After stopping the activity, there are two routes available depending on the severity. For mild cases, rest the affected area and break out the ice packs to help manage pain and inflammation. Raid the medicine cabinet for anti-inflammatory drugs like aspirin and ibuprofen. Keep yourself on the sidelines until the pain resides and range of motion returns comfortably. However, if treating your case of tendinitis still feels beyond your capabilities, you should set an appointment with a doctor or physical therapist.
Patellofemoral pain syndrome (PFPS), or “runner’s knee,” is the irritation of the cartilage on the underside of the patella (kneecap), with pain ranging from mild to severe. Often described as the most common running injury, you’ll feel a dull pain beneath the top of the kneecap that begins mildly and intensifies during a running session.
Sufferers of PFPS will feel pain during regular running/training, but especially as they are descending (stairs/downhill) and performing complex knee movements like squatting.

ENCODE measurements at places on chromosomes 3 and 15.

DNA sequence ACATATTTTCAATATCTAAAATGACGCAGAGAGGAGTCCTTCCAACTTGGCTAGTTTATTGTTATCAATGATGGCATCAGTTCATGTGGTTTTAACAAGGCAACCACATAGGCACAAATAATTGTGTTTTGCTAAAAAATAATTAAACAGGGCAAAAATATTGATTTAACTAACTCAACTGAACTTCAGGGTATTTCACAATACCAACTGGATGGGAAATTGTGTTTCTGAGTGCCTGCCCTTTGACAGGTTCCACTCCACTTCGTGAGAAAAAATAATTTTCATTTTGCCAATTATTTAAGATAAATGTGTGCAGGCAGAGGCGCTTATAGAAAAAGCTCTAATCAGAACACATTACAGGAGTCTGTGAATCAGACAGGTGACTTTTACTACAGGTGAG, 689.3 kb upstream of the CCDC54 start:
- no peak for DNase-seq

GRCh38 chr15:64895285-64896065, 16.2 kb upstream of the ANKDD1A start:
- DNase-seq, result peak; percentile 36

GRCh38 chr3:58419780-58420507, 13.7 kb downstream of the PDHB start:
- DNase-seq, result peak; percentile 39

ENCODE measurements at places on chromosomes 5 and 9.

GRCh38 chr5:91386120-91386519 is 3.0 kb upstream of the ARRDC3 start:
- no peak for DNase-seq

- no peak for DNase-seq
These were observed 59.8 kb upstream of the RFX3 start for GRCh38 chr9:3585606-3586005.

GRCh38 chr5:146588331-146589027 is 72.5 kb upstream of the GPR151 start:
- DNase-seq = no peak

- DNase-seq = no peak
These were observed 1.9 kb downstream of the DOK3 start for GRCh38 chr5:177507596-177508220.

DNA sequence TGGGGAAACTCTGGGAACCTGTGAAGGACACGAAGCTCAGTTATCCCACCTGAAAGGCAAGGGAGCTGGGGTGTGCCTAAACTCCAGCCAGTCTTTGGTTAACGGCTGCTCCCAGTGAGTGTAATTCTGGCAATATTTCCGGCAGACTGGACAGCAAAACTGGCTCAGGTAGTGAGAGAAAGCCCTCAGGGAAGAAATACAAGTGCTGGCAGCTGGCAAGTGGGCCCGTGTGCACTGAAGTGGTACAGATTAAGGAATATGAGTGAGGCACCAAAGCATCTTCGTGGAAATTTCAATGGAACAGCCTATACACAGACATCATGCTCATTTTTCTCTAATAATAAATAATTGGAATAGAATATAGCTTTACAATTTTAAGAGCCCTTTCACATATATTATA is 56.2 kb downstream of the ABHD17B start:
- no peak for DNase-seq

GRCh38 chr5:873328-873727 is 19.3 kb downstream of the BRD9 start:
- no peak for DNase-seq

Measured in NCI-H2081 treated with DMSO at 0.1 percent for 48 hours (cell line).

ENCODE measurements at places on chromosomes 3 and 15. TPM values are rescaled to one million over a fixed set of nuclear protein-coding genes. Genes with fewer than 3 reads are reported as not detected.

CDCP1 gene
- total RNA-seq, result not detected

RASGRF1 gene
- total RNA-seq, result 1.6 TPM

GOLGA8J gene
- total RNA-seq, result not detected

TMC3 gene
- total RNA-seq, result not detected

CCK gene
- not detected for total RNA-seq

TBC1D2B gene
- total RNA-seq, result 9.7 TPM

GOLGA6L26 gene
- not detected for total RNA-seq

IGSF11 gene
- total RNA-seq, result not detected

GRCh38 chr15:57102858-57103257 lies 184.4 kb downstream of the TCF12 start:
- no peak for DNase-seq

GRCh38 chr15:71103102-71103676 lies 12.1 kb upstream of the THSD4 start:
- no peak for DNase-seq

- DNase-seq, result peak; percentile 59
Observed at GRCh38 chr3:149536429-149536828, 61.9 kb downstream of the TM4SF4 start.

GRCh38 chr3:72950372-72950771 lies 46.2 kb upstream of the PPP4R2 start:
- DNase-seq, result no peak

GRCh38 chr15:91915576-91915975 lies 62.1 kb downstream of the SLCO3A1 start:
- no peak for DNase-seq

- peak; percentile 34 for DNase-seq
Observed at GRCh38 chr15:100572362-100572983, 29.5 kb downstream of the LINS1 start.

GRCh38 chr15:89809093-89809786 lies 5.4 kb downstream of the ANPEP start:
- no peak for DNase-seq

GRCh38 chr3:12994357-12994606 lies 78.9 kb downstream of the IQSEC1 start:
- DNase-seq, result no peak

The general consensus is that the following causes contribute to the development of runner’s knee including:
Shoe selection (orthotics)
Muscle weakness in the quads, hip abductors, and external rotators
Poor flexibility in the calves/quads
Biomechanics, specifically the chain reaction of complex bio-movements in the hips, legs, and knees
Rest and treatment are essential to making sure no additional damage is being done. The resulting pain from runner’s knee can last for weeks or months at a time and it’s important to begin working on the problem early to reduce chances of doing further damage.